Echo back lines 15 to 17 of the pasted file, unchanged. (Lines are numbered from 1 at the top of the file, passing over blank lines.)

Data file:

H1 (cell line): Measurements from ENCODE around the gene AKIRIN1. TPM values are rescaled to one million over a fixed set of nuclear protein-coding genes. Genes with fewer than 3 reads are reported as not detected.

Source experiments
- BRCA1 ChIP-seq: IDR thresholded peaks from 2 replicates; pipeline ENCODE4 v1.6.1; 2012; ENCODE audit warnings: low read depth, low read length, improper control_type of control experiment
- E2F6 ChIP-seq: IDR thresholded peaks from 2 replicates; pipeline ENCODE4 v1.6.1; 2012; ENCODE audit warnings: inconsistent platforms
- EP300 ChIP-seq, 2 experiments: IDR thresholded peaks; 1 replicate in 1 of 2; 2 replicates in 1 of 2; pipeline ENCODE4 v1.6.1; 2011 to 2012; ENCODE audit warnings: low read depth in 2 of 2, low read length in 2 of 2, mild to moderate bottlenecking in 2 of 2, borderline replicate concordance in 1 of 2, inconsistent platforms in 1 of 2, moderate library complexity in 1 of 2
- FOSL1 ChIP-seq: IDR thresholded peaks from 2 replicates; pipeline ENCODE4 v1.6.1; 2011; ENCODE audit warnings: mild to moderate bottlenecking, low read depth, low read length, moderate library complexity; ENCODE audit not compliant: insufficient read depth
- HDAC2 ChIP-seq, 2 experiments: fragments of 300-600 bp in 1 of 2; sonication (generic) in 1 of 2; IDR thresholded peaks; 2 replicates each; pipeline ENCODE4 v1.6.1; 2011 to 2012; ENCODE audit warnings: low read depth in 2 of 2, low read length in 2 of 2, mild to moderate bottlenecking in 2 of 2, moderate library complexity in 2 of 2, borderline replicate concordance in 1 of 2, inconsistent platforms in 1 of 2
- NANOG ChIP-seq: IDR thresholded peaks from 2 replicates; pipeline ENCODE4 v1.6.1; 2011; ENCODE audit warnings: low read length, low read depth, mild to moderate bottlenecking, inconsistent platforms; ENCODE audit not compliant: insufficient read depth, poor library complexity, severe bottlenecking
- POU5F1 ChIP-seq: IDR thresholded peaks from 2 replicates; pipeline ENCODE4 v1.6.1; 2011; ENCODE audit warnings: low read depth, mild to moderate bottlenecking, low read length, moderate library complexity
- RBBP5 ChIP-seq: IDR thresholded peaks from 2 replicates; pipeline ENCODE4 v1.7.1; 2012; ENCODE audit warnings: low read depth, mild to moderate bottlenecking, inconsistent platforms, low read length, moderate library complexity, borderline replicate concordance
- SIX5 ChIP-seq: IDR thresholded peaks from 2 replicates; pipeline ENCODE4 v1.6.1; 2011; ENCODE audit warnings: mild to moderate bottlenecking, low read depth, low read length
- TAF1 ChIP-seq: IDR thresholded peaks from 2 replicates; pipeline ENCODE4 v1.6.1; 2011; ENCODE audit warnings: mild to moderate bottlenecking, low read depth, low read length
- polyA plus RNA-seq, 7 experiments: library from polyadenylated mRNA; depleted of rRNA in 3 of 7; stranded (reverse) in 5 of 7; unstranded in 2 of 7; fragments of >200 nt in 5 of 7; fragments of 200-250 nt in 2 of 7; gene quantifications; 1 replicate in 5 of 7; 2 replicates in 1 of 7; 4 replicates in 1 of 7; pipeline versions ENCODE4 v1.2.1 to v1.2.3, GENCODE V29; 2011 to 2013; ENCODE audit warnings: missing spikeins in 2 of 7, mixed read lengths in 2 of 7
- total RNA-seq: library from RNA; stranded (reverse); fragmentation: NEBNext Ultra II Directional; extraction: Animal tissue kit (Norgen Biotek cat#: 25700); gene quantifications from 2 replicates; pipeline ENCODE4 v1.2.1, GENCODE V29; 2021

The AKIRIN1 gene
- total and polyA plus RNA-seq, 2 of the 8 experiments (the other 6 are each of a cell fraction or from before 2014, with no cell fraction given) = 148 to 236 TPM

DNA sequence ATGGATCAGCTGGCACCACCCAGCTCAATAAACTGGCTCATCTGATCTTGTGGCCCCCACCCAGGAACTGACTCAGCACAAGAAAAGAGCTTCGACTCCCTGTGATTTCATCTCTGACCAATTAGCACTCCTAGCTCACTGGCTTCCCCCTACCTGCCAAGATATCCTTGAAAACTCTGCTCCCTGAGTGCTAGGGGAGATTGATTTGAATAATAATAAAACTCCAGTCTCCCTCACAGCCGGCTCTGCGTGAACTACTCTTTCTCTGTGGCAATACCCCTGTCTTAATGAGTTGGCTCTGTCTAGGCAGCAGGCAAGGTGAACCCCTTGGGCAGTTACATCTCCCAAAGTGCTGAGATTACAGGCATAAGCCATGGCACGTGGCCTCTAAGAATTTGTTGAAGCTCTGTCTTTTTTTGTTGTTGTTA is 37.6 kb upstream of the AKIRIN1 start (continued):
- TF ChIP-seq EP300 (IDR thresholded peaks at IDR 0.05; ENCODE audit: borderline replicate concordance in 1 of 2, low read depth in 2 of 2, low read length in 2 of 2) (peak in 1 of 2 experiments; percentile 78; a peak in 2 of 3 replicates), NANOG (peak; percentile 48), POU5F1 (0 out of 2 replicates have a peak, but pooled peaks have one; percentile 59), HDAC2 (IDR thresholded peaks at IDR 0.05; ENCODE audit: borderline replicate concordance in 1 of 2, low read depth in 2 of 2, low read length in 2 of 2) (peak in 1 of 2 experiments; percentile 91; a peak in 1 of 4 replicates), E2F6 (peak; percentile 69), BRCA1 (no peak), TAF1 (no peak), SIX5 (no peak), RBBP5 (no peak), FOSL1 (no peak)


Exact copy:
The AKIRIN1 gene
- total and polyA plus RNA-seq, 2 of the 8 experiments (the other 6 are each of a cell fraction or from before 2014, with no cell fraction given) = 148 to 236 TPM

DNA sequence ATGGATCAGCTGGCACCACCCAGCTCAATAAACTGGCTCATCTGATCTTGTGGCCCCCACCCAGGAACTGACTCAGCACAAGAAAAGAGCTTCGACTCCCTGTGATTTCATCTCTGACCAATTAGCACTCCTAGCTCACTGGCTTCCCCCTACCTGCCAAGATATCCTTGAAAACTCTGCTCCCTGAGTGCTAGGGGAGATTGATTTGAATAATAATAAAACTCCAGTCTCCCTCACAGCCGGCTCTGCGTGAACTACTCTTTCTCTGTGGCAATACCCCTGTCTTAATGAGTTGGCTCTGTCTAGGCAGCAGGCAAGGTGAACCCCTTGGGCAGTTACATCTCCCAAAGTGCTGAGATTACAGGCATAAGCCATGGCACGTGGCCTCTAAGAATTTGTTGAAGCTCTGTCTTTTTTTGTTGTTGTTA is 37.6 kb upstream of the AKIRIN1 start (continued):